Where's the classical buzz?
As you may have read in the NY Times, heard on NPR, or otherwise found out about from other smart media, there's a new Bob Dylan album out this week. Whether or not you have any interest in hearing Dylan's "Tempest," at least you know it's out there, and probably know that it's considered by the critics to be a major statement. I'm looking forward to picking up my copy this weekend, and will let you know what I think if it strikes me strongly one way or the other. When the Bard of Hibbing sings (or whatever you call that thing he does with his throat nowadays), people care. Lots of people. They — make that we — even consider his songs to be important, significant and profound. You know, just like classical music.
Which leads to the question: When was the last time a recording of a new classical work created so much buzz? Not that classical hasn't had hit records over the years. Our used LP sale, "Vintage Vinyl," overflowed with donated copies of Van Cliburn's "My Favorite Chopin," Wendy Carlos's "Switched-On Bach" and the Jean-François Paillard version of Pachelbel's "Canon." Someone was buying these things. But a new work? I think I've even stumped myself.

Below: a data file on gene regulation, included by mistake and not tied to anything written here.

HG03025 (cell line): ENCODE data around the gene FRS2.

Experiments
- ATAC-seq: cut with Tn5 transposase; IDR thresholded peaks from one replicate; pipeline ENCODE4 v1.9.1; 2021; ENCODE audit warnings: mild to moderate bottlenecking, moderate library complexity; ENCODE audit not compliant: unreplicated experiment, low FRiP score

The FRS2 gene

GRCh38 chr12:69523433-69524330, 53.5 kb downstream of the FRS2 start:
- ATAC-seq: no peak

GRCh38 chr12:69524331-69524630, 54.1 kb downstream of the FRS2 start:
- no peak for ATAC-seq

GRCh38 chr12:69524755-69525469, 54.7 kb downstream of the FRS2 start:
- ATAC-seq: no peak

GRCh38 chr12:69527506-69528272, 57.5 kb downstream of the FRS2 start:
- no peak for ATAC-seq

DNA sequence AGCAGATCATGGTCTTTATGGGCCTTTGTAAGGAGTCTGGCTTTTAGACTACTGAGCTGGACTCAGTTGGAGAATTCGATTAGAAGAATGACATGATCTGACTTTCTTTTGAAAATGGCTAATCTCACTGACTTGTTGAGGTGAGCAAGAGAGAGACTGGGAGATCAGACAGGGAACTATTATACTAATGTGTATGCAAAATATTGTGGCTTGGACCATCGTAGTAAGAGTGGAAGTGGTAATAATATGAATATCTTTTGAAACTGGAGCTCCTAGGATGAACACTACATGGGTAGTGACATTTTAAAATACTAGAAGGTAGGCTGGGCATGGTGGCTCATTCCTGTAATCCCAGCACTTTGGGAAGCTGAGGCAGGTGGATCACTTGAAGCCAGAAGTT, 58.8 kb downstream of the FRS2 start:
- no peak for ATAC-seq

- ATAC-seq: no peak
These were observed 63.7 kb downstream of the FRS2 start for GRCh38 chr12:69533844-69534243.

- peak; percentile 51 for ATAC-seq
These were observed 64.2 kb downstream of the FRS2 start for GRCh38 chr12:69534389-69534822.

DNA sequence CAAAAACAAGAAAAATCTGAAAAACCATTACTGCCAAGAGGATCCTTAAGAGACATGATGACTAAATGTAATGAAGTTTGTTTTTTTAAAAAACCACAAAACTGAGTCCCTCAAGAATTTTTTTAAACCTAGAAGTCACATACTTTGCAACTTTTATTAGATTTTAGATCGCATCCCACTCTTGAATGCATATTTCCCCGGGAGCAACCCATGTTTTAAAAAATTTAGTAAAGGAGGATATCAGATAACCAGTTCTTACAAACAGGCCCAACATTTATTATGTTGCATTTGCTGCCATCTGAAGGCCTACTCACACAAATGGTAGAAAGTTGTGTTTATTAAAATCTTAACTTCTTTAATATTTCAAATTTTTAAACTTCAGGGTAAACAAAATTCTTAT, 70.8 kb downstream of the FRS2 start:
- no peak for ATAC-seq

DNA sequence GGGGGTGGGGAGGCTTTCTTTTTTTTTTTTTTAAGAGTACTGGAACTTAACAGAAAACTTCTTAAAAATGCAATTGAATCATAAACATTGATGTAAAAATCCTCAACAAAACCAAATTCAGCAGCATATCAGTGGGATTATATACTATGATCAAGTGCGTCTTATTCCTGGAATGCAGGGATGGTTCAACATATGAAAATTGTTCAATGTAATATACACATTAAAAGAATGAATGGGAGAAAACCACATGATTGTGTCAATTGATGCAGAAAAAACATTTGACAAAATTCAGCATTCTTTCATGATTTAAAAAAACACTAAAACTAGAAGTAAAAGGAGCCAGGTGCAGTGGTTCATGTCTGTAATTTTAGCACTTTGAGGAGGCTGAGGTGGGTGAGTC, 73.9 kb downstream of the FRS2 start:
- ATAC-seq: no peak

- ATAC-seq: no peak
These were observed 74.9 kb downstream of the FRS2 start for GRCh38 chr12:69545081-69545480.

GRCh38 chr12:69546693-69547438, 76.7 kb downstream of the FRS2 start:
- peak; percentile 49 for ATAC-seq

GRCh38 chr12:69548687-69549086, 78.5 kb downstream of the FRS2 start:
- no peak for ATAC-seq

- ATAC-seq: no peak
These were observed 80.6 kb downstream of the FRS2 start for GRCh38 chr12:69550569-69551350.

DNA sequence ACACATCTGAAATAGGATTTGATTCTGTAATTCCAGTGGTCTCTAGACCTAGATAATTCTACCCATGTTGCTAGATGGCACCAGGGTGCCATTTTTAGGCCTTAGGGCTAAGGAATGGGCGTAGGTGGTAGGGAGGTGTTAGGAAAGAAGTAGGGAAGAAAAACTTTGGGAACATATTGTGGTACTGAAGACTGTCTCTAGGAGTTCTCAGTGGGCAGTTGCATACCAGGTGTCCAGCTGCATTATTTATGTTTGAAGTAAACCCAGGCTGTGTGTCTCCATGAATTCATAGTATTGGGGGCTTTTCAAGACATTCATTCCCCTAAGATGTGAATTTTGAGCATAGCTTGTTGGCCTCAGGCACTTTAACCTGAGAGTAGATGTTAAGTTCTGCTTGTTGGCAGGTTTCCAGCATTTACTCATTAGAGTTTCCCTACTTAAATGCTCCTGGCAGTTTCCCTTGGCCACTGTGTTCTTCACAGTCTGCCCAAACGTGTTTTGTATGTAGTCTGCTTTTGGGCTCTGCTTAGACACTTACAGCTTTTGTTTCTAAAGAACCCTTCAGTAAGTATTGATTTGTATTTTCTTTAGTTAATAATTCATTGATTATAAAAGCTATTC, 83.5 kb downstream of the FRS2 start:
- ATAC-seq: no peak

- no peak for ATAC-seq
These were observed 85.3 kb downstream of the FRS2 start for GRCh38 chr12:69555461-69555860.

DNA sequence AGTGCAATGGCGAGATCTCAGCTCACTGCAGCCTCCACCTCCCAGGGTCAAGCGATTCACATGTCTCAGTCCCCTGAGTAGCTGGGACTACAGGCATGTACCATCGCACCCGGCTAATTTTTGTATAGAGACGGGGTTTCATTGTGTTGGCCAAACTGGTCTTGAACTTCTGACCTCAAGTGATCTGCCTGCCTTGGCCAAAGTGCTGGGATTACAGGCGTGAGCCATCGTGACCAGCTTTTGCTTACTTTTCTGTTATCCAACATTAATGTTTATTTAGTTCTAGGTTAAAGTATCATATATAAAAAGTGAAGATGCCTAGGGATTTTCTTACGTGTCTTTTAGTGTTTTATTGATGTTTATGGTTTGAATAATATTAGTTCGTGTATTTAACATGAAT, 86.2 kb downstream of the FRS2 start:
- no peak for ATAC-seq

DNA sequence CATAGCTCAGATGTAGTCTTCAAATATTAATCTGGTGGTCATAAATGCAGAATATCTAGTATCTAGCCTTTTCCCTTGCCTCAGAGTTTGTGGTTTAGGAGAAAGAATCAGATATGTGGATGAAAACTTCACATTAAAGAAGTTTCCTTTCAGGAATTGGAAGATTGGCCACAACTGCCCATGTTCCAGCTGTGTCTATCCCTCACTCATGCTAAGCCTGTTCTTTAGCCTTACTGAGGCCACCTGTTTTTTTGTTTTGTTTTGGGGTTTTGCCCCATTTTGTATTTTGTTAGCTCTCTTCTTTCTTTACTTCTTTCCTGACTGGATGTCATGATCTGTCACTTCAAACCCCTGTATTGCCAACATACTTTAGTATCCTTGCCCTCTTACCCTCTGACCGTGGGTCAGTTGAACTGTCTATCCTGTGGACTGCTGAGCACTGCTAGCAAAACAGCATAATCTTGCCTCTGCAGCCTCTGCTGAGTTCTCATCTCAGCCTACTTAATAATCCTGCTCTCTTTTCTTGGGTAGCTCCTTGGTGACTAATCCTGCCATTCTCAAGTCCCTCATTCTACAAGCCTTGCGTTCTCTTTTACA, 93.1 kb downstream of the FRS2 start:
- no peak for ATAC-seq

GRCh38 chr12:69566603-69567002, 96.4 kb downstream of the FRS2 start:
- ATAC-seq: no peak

Well, you could say that Dylan is pop, and that you can't expect a classical piece to have the mass appeal of a pop record. In the broadest sense, that's true. A CD of Elliott Carter String Quartets isn't going to outsell Adele or One Direction. And attracting the largest possible audience is not what Mr. Carter is aiming for.
But neither is Dylan "just" pop. He's a defining American artist for our time. He grapples with the deepest subjects, and turns them into permanently relevant artistic statements. He's touched millions of listeners and influenced a generation of musicians. He matters. And he has an audience.
Of how many current American classical composers can you say all of the above? None. Yes, we have composers of talent, seriousness, accomplishment, influence and relevance. But touching millions or playing to a Dylan sized audience? Not one. I think it would be nice if we did have such a composer. In fact, I think it would be a sign that classical music mattered again, in a way it currently doesn't. And actually, I'm optimistic. Like the Greenwich Village folk scene out of which Dylan emerged, and without which he could not have happened, America's new classical music has its own very active scenes (here's one), filled with smart, creative, talented young people, making very interesting, very here-and-now-sounding music, out of which, I hope and trust, one or two defining figures will emerge. And when their new works come out on CD, the NY Times, NPR, and the other smart media will pay attention. It can happen here, folks.